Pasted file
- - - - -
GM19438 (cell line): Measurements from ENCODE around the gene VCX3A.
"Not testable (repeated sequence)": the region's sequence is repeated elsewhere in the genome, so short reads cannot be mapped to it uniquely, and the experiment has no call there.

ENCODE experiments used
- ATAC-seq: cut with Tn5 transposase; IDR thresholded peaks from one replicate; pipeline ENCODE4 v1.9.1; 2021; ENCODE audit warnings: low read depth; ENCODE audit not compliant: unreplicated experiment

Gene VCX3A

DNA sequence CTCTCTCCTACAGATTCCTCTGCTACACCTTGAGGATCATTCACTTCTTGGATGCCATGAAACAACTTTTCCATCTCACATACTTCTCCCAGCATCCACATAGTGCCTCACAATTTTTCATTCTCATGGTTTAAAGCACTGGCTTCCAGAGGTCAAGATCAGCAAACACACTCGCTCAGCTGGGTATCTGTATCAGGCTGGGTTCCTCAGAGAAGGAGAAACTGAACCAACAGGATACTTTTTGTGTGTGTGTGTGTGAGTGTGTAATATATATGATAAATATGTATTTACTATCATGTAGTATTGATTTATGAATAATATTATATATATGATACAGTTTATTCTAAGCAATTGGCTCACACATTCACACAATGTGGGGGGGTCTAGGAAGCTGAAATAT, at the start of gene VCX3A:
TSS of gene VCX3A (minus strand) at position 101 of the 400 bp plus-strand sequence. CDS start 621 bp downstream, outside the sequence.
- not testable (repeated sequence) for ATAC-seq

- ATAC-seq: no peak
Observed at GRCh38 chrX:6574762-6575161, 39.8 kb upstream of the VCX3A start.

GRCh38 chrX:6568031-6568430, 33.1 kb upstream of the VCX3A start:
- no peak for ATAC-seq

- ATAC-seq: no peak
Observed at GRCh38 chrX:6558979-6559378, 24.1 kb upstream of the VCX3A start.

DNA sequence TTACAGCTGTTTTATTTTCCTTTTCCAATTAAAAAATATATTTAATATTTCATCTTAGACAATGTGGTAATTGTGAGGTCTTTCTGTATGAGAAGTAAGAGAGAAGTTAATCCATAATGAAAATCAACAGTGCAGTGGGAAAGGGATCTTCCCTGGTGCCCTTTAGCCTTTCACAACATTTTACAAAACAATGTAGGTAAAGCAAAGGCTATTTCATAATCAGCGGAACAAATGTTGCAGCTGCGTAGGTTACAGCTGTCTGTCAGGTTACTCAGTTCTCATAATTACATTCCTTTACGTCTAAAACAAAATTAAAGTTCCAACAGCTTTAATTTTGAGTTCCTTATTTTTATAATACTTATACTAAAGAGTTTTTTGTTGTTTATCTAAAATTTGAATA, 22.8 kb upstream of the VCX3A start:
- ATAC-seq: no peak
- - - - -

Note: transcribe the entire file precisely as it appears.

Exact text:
GM19438 (cell line): Measurements from ENCODE around the gene VCX3A.
"Not testable (repeated sequence)": the region's sequence is repeated elsewhere in the genome, so short reads cannot be mapped to it uniquely, and the experiment has no call there.

ENCODE experiments used
- ATAC-seq: cut with Tn5 transposase; IDR thresholded peaks from one replicate; pipeline ENCODE4 v1.9.1; 2021; ENCODE audit warnings: low read depth; ENCODE audit not compliant: unreplicated experiment

Gene VCX3A

DNA sequence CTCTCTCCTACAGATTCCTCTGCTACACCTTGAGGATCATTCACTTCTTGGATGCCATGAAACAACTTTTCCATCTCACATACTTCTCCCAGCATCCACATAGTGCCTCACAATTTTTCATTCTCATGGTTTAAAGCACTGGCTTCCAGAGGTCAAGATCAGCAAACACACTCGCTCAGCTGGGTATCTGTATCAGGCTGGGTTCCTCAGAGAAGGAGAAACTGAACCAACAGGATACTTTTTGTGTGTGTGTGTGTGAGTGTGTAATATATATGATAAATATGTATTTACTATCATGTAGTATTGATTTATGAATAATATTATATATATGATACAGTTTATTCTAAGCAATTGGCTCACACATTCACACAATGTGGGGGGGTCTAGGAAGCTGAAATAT, at the start of gene VCX3A:
TSS of gene VCX3A (minus strand) at position 101 of the 400 bp plus-strand sequence. CDS start 621 bp downstream, outside the sequence.
- not testable (repeated sequence) for ATAC-seq

- ATAC-seq: no peak
Observed at GRCh38 chrX:6574762-6575161, 39.8 kb upstream of the VCX3A start.

GRCh38 chrX:6568031-6568430, 33.1 kb upstream of the VCX3A start:
- no peak for ATAC-seq

- ATAC-seq: no peak
Observed at GRCh38 chrX:6558979-6559378, 24.1 kb upstream of the VCX3A start.

DNA sequence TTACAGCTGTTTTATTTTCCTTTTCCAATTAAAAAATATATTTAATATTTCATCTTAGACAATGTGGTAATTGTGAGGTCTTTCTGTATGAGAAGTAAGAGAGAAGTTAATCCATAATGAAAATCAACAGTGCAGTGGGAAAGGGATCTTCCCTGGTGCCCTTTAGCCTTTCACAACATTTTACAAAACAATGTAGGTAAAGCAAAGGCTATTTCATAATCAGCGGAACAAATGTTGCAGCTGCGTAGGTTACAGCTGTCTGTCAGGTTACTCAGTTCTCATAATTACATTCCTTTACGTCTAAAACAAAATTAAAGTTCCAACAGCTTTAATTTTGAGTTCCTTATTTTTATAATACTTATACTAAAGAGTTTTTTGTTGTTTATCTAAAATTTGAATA, 22.8 kb upstream of the VCX3A start:
- ATAC-seq: no peak